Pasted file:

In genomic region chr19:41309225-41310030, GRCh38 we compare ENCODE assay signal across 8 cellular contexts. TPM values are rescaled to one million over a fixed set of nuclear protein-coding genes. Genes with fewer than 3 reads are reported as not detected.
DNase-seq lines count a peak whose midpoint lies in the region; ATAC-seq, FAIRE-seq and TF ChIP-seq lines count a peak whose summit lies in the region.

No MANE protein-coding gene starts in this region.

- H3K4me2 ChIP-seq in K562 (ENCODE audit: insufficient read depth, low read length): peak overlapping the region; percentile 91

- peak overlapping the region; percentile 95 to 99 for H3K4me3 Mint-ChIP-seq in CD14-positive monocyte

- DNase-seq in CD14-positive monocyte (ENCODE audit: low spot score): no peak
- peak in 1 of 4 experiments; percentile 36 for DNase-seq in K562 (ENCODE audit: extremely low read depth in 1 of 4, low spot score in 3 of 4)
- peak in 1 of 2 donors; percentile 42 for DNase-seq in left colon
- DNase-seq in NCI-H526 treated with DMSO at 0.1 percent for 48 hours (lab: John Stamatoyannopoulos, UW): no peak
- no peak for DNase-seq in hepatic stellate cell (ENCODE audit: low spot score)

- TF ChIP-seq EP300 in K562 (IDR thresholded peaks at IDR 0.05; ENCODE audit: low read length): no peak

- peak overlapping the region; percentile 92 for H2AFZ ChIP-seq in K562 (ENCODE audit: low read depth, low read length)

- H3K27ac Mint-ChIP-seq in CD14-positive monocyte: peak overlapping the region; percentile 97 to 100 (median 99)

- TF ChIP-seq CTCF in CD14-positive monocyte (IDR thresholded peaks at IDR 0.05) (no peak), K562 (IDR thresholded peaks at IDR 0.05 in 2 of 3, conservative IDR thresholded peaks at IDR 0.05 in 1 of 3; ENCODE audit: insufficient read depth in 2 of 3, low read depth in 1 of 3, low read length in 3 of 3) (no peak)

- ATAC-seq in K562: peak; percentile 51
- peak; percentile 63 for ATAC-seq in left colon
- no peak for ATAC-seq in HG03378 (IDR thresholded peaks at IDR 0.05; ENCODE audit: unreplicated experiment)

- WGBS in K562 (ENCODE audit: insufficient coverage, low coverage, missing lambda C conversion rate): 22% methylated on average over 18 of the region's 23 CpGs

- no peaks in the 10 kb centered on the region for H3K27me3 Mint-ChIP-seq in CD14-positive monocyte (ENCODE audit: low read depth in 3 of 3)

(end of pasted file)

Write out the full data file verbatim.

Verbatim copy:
In genomic region chr19:41309225-41310030, GRCh38 we compare ENCODE assay signal across 8 cellular contexts. TPM values are rescaled to one million over a fixed set of nuclear protein-coding genes. Genes with fewer than 3 reads are reported as not detected.
DNase-seq lines count a peak whose midpoint lies in the region; ATAC-seq, FAIRE-seq and TF ChIP-seq lines count a peak whose summit lies in the region.

No MANE protein-coding gene starts in this region.

- H3K4me2 ChIP-seq in K562 (ENCODE audit: insufficient read depth, low read length): peak overlapping the region; percentile 91

- peak overlapping the region; percentile 95 to 99 for H3K4me3 Mint-ChIP-seq in CD14-positive monocyte

- DNase-seq in CD14-positive monocyte (ENCODE audit: low spot score): no peak
- peak in 1 of 4 experiments; percentile 36 for DNase-seq in K562 (ENCODE audit: extremely low read depth in 1 of 4, low spot score in 3 of 4)
- peak in 1 of 2 donors; percentile 42 for DNase-seq in left colon
- DNase-seq in NCI-H526 treated with DMSO at 0.1 percent for 48 hours (lab: John Stamatoyannopoulos, UW): no peak
- no peak for DNase-seq in hepatic stellate cell (ENCODE audit: low spot score)

- TF ChIP-seq EP300 in K562 (IDR thresholded peaks at IDR 0.05; ENCODE audit: low read length): no peak

- peak overlapping the region; percentile 92 for H2AFZ ChIP-seq in K562 (ENCODE audit: low read depth, low read length)

- H3K27ac Mint-ChIP-seq in CD14-positive monocyte: peak overlapping the region; percentile 97 to 100 (median 99)

- TF ChIP-seq CTCF in CD14-positive monocyte (IDR thresholded peaks at IDR 0.05) (no peak), K562 (IDR thresholded peaks at IDR 0.05 in 2 of 3, conservative IDR thresholded peaks at IDR 0.05 in 1 of 3; ENCODE audit: insufficient read depth in 2 of 3, low read depth in 1 of 3, low read length in 3 of 3) (no peak)

- ATAC-seq in K562: peak; percentile 51
- peak; percentile 63 for ATAC-seq in left colon
- no peak for ATAC-seq in HG03378 (IDR thresholded peaks at IDR 0.05; ENCODE audit: unreplicated experiment)

- WGBS in K562 (ENCODE audit: insufficient coverage, low coverage, missing lambda C conversion rate): 22% methylated on average over 18 of the region's 23 CpGs

- no peaks in the 10 kb centered on the region for H3K27me3 Mint-ChIP-seq in CD14-positive monocyte (ENCODE audit: low read depth in 3 of 3)